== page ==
Ken VanHorn, product marketing manager for the VUTEk division, spoke about the extent to which digital inkjet output has displaced analog screen printing to become the method of choice for POP, billboards, fleet graphics, and display materials for events and exhibits. He said that digital inkjet in all size categories — narrow (24-inch), wide (60-inch), and grand or superwide (192-inch) — was enjoying an overall CAGR of 12 percent as screen printers and other producers increasingly bring it into their operations.
Earlier, Gecht had noted that superwide inkjet is the fastest-growing segment of EFI's business. He said that until the U.S. economy slowed down this year, VUTEk had been experiencing year-over-year growth of 25 percent.
Systems running solvent-based inks continue to be popular, VanHorn said, because of their economy and the wide range of substrates that they can handle. However, systems featuring UV curing are coming into their own and have reached what he called “the end of the early-adopter stage.” In fact, he said, VUTEk reached a crossover point of its own this year when it began shipping more UV inkjet systems than solvent-based ones.
A notable advantage of UV inkjet is the fact that once the VOC-free ink is cured to hardness on the substrate, the job needs no lamination or any other protective treatment. VanHorn said that in solvent-based production, up to 60 percent of the output may have to be discarded because of problems occurring in laminating and finishing.
Thanks to its many efficiencies, said VanHorn, UV inkjet yields a higher gross margin than solvent or aqueous systems and can cover its operating costs in about one hour of output per day. EFI foresees a 49 percent CAGR for wide-format UV inkjet jet through 2010, strongly outpacing the growth of solvent-based systems and eclipsing aqueous inkjet, which is expected to decline.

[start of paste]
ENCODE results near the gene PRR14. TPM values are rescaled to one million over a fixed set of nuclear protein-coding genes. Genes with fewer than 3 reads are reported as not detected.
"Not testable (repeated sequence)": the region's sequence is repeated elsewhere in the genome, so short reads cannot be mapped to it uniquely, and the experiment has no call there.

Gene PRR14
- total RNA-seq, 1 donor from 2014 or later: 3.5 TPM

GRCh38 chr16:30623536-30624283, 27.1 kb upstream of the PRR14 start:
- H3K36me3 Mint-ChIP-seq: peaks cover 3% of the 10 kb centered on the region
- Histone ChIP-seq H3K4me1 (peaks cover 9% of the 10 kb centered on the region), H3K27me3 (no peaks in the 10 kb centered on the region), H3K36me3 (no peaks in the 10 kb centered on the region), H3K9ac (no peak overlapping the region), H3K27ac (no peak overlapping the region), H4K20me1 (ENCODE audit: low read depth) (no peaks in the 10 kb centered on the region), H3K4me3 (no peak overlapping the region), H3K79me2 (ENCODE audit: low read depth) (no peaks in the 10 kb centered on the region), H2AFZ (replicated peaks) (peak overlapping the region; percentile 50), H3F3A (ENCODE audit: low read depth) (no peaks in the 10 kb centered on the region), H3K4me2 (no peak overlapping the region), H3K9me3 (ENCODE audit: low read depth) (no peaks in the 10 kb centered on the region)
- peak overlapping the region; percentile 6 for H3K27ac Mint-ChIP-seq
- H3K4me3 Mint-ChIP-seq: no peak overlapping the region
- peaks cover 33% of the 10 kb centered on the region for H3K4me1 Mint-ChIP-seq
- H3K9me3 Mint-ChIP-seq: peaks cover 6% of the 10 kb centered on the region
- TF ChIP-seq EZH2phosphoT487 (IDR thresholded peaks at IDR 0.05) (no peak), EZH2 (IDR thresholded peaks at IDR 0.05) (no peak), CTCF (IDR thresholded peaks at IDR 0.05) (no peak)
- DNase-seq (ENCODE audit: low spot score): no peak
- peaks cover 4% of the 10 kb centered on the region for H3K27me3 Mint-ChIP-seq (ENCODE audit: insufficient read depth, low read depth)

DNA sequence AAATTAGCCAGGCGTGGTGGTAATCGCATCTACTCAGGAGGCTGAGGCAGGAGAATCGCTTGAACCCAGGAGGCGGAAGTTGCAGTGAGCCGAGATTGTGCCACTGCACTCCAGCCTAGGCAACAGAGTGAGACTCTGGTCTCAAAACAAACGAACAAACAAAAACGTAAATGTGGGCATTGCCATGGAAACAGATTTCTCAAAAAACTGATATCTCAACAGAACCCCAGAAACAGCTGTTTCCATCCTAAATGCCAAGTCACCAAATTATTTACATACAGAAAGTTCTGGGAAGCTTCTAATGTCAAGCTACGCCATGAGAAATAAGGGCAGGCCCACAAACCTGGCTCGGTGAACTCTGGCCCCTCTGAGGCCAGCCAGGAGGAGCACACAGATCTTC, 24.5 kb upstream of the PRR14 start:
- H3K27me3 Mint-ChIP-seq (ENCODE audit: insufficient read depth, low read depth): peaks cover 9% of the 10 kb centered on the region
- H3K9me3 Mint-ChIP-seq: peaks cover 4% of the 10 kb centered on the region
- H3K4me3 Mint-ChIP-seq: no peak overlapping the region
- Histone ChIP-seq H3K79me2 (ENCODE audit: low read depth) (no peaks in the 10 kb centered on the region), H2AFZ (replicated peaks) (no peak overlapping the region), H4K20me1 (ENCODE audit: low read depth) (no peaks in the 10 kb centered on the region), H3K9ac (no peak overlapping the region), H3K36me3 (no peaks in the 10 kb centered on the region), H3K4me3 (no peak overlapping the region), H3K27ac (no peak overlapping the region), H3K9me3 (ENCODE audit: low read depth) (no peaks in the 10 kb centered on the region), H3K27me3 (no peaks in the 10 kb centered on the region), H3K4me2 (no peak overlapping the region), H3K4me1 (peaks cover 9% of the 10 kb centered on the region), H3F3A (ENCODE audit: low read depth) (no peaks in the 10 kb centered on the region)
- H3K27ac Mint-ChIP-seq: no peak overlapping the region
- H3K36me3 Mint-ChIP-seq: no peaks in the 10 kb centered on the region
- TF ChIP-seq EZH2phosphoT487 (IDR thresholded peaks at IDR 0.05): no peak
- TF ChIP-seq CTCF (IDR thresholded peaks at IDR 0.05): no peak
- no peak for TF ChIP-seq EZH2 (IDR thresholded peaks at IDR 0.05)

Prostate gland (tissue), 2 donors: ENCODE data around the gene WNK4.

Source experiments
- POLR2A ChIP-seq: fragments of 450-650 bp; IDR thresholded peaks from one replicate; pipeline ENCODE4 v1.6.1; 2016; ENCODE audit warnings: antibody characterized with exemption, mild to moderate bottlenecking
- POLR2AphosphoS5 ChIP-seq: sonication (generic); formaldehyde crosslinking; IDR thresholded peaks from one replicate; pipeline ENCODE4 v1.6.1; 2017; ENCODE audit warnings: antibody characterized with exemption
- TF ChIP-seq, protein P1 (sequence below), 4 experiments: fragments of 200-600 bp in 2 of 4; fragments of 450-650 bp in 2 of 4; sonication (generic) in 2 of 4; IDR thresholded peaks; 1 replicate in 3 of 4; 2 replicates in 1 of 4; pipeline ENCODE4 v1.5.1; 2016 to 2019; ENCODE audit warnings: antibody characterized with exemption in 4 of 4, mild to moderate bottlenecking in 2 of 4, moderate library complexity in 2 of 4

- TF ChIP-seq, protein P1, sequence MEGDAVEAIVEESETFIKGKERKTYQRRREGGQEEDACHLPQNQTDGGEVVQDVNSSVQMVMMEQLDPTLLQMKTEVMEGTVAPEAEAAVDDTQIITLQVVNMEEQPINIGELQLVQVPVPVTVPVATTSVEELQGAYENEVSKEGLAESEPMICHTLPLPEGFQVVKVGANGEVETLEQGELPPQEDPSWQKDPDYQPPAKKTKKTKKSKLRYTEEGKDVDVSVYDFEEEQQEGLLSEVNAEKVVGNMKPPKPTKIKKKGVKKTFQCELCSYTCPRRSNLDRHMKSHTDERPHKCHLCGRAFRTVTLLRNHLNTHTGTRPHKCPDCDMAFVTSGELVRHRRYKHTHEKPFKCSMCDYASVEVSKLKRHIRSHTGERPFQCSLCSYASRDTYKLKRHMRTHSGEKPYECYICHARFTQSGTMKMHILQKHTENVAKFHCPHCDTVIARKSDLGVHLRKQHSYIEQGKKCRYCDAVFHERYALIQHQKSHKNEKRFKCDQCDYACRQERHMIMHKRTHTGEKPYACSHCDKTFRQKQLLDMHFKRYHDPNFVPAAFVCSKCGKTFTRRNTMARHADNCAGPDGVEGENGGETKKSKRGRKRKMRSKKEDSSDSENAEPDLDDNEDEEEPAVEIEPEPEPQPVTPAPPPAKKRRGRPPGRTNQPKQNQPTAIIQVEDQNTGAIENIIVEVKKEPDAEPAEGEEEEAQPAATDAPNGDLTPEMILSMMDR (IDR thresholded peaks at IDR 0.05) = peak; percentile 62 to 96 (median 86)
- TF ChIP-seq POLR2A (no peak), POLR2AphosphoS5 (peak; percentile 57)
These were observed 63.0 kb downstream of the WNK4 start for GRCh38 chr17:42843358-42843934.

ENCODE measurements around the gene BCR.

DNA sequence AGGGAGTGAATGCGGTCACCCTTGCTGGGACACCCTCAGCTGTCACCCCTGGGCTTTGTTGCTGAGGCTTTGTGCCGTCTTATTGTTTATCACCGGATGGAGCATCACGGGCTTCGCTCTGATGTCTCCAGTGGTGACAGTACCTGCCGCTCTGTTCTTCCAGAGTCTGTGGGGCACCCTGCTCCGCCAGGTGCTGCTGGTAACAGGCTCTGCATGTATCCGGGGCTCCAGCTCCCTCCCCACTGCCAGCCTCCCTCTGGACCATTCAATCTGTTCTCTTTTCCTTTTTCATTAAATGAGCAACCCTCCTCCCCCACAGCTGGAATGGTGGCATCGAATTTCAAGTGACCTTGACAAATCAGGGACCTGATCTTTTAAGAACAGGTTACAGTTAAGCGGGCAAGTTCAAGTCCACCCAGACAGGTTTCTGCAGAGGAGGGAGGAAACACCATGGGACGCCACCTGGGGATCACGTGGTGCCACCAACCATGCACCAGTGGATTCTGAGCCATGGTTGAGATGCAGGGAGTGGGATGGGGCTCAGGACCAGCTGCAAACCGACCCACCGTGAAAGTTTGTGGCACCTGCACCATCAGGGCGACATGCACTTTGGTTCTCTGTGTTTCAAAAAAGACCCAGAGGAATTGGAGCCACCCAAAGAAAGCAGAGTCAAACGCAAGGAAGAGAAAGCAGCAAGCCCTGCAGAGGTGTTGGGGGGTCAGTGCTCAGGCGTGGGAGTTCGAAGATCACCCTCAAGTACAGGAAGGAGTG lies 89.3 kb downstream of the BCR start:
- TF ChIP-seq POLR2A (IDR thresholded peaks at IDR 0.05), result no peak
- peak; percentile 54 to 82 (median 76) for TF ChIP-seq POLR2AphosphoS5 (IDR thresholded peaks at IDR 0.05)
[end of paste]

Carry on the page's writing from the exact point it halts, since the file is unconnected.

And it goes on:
VUTEk exclusively serves the superwide segment of the inkjet market with roll-to-roll solvent, roll-to-roll UV, and flatbed UV systems. They are used, VanHorn said, by commercial and billboard printers, commercial photo labs, screen printers, sign shops, digital service bureaus, and other customers in more than 100 countries.
Dan Crnarich, director of product marketing for APPS, gave an MIS update that added detail to the general announcements about changes in these product lines. The principal developments include:
The integration of the Digital StoreFront online job manager with PrintSmith 8.1, creating what Crnarich called a “lite” W2P (web to print) solution for small shops.
In the Q4 2008, the “last functional release” of PSI, v12.2, after which the product will enter maintenance-only status for customers who go on using it.
v24 and, when coding is complete, v25 of Logic, final updates incorporating many customer-requested improvements.
EFI Monarch, melding what Crnarich termed “the best” of the Hagen OA print MIS, the Prograph advanced planning workflow, the PrintFlow dynamic scheduler, and the Auto-Count direct machine interface for production data collection. The combination will be available for sale next year, he said.
Crnarich emphasized that EFI Monarch does not merely stitch these applications together. Instead, it integrates them to maximize their efficiency and automates their production sequences by eliminating redundant “touch points.”
In the opening session, Olin stated that another design objective for EFI Monarch was to give “a common look and feel” to the interfaces of its various components. “We need to make them look more like one seamless tool,” he said, adding that the components can still be purchased and used independently of EFI Monarch if customers want to acquire them that way.